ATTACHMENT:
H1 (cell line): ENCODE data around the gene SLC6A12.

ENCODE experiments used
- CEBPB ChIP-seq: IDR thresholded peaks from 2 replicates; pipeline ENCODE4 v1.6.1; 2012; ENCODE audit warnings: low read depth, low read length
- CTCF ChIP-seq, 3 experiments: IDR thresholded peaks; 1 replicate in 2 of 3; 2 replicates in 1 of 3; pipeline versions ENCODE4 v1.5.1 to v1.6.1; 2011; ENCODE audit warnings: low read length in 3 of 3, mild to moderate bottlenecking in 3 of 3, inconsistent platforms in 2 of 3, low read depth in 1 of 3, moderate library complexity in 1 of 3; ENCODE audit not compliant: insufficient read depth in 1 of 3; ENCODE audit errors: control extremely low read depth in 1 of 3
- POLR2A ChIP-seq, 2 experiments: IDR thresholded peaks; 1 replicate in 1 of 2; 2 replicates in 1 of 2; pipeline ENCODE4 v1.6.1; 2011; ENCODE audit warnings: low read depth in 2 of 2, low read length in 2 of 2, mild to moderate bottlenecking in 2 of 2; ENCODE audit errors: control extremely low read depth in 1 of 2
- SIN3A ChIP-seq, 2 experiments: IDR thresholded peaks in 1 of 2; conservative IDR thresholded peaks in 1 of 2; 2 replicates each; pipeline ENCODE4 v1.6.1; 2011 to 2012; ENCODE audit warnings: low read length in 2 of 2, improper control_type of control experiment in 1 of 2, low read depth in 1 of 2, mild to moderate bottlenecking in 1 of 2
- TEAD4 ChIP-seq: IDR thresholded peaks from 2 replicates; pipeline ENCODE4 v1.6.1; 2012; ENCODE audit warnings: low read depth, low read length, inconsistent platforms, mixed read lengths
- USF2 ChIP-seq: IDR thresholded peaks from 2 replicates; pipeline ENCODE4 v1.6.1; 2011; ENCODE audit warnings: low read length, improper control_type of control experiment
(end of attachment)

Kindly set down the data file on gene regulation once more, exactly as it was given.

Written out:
H1 (cell line): ENCODE data around the gene SLC6A12.

ENCODE experiments used
- CEBPB ChIP-seq: IDR thresholded peaks from 2 replicates; pipeline ENCODE4 v1.6.1; 2012; ENCODE audit warnings: low read depth, low read length
- CTCF ChIP-seq, 3 experiments: IDR thresholded peaks; 1 replicate in 2 of 3; 2 replicates in 1 of 3; pipeline versions ENCODE4 v1.5.1 to v1.6.1; 2011; ENCODE audit warnings: low read length in 3 of 3, mild to moderate bottlenecking in 3 of 3, inconsistent platforms in 2 of 3, low read depth in 1 of 3, moderate library complexity in 1 of 3; ENCODE audit not compliant: insufficient read depth in 1 of 3; ENCODE audit errors: control extremely low read depth in 1 of 3
- POLR2A ChIP-seq, 2 experiments: IDR thresholded peaks; 1 replicate in 1 of 2; 2 replicates in 1 of 2; pipeline ENCODE4 v1.6.1; 2011; ENCODE audit warnings: low read depth in 2 of 2, low read length in 2 of 2, mild to moderate bottlenecking in 2 of 2; ENCODE audit errors: control extremely low read depth in 1 of 2
- SIN3A ChIP-seq, 2 experiments: IDR thresholded peaks in 1 of 2; conservative IDR thresholded peaks in 1 of 2; 2 replicates each; pipeline ENCODE4 v1.6.1; 2011 to 2012; ENCODE audit warnings: low read length in 2 of 2, improper control_type of control experiment in 1 of 2, low read depth in 1 of 2, mild to moderate bottlenecking in 1 of 2
- TEAD4 ChIP-seq: IDR thresholded peaks from 2 replicates; pipeline ENCODE4 v1.6.1; 2012; ENCODE audit warnings: low read depth, low read length, inconsistent platforms, mixed read lengths
- USF2 ChIP-seq: IDR thresholded peaks from 2 replicates; pipeline ENCODE4 v1.6.1; 2011; ENCODE audit warnings: low read length, improper control_type of control experiment